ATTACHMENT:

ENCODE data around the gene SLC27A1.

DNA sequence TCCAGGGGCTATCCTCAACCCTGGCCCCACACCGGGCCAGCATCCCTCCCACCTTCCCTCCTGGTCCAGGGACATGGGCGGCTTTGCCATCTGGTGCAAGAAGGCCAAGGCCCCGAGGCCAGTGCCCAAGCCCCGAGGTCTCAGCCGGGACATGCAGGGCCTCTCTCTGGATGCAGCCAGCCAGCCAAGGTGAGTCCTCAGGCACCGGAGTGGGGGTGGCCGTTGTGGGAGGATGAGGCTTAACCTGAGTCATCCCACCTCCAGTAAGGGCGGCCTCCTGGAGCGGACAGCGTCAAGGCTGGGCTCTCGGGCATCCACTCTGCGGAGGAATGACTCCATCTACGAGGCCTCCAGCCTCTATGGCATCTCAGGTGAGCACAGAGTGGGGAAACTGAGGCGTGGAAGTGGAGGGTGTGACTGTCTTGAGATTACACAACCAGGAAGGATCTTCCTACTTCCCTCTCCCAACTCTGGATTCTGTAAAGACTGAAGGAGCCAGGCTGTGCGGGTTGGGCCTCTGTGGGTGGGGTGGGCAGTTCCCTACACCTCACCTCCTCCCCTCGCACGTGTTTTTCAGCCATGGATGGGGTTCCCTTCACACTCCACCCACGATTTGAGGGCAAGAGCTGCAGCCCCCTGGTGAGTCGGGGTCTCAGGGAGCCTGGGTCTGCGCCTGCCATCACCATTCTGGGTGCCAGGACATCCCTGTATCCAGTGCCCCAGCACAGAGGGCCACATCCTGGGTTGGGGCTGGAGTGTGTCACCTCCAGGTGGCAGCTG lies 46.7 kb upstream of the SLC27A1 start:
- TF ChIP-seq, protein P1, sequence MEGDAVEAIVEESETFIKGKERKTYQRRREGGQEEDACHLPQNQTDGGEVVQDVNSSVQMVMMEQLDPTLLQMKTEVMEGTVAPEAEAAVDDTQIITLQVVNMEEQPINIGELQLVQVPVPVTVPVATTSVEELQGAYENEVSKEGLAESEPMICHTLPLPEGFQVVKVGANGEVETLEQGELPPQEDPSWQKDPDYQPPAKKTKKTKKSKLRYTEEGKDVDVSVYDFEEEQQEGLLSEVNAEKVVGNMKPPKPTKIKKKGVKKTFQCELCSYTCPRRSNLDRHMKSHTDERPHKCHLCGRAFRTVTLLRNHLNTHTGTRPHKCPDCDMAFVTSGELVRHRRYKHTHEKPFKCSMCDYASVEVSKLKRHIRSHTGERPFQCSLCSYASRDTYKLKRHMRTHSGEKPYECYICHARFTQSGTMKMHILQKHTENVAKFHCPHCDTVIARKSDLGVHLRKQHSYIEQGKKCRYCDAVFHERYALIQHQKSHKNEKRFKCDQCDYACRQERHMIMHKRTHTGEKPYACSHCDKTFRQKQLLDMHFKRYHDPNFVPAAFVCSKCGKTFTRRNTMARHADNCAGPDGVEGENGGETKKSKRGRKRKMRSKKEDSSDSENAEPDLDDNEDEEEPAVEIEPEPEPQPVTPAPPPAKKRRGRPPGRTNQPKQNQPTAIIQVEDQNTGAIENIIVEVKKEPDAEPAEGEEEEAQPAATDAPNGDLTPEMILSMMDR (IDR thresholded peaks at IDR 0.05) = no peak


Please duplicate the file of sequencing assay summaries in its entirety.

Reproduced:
ENCODE data around the gene SLC27A1.

DNA sequence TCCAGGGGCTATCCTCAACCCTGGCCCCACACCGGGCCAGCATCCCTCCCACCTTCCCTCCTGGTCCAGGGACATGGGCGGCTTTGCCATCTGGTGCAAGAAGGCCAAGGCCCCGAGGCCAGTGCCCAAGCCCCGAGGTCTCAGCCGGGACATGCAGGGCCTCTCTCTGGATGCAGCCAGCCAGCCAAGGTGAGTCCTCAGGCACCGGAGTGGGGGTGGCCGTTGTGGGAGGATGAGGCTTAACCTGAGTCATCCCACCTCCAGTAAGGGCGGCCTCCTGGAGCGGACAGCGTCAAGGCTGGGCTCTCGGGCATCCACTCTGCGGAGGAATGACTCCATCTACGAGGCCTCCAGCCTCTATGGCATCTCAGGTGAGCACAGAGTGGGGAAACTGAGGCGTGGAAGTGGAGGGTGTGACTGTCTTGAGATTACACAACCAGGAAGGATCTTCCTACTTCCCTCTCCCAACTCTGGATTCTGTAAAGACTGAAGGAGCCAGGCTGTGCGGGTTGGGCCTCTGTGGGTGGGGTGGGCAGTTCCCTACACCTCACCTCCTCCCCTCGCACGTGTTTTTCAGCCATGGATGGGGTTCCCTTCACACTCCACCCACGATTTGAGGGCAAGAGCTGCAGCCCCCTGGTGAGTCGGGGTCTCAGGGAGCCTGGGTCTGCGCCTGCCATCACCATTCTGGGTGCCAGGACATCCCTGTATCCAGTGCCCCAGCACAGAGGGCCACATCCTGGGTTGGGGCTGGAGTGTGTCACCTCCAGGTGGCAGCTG lies 46.7 kb upstream of the SLC27A1 start:
- TF ChIP-seq, protein P1, sequence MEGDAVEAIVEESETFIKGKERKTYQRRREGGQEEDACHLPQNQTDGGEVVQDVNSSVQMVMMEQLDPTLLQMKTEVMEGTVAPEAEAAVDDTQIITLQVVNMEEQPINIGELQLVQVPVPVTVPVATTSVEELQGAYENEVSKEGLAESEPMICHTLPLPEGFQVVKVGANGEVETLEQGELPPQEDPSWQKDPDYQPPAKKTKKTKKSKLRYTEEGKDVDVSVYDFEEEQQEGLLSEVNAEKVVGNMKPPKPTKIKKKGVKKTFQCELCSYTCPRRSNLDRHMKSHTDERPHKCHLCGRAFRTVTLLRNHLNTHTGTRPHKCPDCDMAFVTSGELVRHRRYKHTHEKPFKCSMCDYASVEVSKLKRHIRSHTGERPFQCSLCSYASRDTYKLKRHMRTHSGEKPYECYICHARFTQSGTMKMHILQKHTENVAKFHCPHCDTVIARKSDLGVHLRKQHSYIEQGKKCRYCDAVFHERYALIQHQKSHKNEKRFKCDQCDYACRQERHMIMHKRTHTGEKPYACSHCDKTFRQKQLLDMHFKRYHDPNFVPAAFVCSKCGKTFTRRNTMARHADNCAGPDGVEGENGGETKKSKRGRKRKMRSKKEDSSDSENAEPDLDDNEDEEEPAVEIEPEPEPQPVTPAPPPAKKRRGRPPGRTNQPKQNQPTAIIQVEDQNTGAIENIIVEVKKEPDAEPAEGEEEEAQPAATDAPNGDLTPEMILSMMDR (IDR thresholded peaks at IDR 0.05) = no peak